Apple Suppliers in China Rely on Forced Labor

Several Apple suppliers may have utilized confined workers in China, as per The Information. Apple has previously denied utilizing vendors who use forced labor of Uyghurs, a Muslim minority group persecuted in China.  According to the study conducted by The Information, seven of Apple’s major suppliers used forced labor programs, including – Luxshare Precision Industry, Avary Holding, CN Innovations, and Suzhou Dongshan Precision Manufacturing Co., Shenzhen Deren Electronic Co., Advanced-Connectek, AcBel Polytech, and Shenzhen Deren Electronic Co.

Workers can be jailed for refusing to join the work programs, the report says, and those enrolled in the programs are often moved far from their homes.  Apple does not publicly disclose its suppliers, but the journal confirmed their ties to the corporations through official documentation and current personnel at the suppliers. According to The Information, Amazon, Google, Microsoft, Facebook, and other corporations were also linked to the suppliers.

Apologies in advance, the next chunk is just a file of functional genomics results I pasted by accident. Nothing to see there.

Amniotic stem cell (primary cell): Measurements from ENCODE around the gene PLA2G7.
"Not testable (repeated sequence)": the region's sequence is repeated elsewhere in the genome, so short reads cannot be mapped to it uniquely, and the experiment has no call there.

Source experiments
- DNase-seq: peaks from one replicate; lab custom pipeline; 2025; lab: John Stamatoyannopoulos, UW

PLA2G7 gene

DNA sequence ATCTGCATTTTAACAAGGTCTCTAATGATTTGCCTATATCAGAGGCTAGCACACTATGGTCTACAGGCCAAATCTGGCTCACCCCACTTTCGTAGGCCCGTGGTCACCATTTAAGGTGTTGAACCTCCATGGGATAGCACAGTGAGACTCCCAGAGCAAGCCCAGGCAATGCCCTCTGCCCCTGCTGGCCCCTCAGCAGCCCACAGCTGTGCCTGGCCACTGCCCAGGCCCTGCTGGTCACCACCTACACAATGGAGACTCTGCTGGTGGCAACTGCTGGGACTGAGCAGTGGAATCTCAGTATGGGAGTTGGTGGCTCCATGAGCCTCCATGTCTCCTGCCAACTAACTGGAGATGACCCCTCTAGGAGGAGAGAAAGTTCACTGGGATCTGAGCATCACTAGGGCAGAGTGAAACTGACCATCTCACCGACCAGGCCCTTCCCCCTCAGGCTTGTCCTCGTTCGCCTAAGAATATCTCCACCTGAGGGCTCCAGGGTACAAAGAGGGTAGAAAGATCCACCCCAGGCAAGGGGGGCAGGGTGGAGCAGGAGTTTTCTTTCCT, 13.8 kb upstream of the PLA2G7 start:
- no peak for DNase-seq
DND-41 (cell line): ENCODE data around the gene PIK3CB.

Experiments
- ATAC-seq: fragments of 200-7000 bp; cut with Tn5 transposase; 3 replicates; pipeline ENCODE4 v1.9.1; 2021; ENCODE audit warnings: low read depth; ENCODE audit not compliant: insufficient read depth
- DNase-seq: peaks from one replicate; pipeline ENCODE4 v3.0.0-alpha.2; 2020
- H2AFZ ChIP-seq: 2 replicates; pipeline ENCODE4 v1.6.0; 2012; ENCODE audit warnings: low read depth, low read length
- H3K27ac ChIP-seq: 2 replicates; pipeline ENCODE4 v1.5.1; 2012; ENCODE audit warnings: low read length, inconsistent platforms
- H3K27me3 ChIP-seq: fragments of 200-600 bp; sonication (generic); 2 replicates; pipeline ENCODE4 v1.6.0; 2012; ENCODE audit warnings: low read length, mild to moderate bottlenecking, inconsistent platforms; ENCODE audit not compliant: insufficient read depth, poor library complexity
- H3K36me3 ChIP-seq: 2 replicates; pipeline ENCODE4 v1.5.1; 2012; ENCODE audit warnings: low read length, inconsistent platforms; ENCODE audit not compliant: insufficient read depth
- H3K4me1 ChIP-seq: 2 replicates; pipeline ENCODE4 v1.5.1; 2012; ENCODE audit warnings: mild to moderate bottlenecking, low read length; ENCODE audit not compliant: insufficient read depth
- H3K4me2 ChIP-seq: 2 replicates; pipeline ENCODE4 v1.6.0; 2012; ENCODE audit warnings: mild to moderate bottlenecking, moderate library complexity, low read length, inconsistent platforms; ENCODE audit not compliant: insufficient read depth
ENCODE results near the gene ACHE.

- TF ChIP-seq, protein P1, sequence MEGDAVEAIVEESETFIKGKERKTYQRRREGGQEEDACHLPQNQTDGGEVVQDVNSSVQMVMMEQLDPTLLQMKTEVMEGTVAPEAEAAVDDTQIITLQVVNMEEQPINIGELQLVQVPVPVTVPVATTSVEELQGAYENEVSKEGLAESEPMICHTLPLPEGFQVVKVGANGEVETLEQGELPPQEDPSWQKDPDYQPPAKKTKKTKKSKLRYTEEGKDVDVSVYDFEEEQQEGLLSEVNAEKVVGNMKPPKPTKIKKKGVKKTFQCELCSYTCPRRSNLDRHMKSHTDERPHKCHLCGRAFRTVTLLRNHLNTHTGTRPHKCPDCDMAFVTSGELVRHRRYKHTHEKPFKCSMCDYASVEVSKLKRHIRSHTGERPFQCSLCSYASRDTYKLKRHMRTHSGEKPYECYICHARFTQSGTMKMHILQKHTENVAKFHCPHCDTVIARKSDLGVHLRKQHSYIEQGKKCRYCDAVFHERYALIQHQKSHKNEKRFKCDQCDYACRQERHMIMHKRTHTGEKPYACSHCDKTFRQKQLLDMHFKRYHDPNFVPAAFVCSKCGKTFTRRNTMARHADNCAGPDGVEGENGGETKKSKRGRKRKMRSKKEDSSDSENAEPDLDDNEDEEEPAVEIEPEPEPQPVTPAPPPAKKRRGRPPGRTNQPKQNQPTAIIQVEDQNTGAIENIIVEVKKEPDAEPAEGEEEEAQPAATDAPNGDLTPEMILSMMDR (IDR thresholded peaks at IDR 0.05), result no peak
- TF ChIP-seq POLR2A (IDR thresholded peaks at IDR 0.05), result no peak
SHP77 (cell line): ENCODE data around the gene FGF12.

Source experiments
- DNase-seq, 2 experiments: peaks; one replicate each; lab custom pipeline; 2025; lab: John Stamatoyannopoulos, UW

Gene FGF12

Please see the PDF version of this article for citations and important disclosures.